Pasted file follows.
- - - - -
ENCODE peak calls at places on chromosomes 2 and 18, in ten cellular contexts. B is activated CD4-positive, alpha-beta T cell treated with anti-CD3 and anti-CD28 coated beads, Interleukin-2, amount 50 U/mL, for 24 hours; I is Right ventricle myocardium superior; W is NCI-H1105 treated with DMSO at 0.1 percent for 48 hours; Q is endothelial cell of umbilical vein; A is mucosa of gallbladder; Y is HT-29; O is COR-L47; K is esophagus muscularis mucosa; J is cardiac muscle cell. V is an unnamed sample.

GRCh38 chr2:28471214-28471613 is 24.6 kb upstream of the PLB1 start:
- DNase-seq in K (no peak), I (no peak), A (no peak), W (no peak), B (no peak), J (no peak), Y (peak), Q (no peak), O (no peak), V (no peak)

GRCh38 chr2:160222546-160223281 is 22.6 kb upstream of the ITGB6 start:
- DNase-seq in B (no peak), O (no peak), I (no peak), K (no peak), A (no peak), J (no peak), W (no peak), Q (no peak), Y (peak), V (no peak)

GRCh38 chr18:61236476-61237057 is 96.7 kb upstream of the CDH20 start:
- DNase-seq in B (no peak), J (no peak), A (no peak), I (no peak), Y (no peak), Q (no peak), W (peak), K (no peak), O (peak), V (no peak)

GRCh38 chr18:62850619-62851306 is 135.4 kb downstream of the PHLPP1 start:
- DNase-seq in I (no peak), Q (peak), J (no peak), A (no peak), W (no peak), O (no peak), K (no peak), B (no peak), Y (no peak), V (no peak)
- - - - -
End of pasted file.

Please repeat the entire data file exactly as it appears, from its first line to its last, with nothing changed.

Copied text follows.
ENCODE peak calls at places on chromosomes 2 and 18, in ten cellular contexts. B is activated CD4-positive, alpha-beta T cell treated with anti-CD3 and anti-CD28 coated beads, Interleukin-2, amount 50 U/mL, for 24 hours; I is Right ventricle myocardium superior; W is NCI-H1105 treated with DMSO at 0.1 percent for 48 hours; Q is endothelial cell of umbilical vein; A is mucosa of gallbladder; Y is HT-29; O is COR-L47; K is esophagus muscularis mucosa; J is cardiac muscle cell. V is an unnamed sample.

GRCh38 chr2:28471214-28471613 is 24.6 kb upstream of the PLB1 start:
- DNase-seq in K (no peak), I (no peak), A (no peak), W (no peak), B (no peak), J (no peak), Y (peak), Q (no peak), O (no peak), V (no peak)

GRCh38 chr2:160222546-160223281 is 22.6 kb upstream of the ITGB6 start:
- DNase-seq in B (no peak), O (no peak), I (no peak), K (no peak), A (no peak), J (no peak), W (no peak), Q (no peak), Y (peak), V (no peak)

GRCh38 chr18:61236476-61237057 is 96.7 kb upstream of the CDH20 start:
- DNase-seq in B (no peak), J (no peak), A (no peak), I (no peak), Y (no peak), Q (no peak), W (peak), K (no peak), O (peak), V (no peak)

GRCh38 chr18:62850619-62851306 is 135.4 kb downstream of the PHLPP1 start:
- DNase-seq in I (no peak), Q (peak), J (no peak), A (no peak), W (no peak), O (no peak), K (no peak), B (no peak), Y (no peak), V (no peak)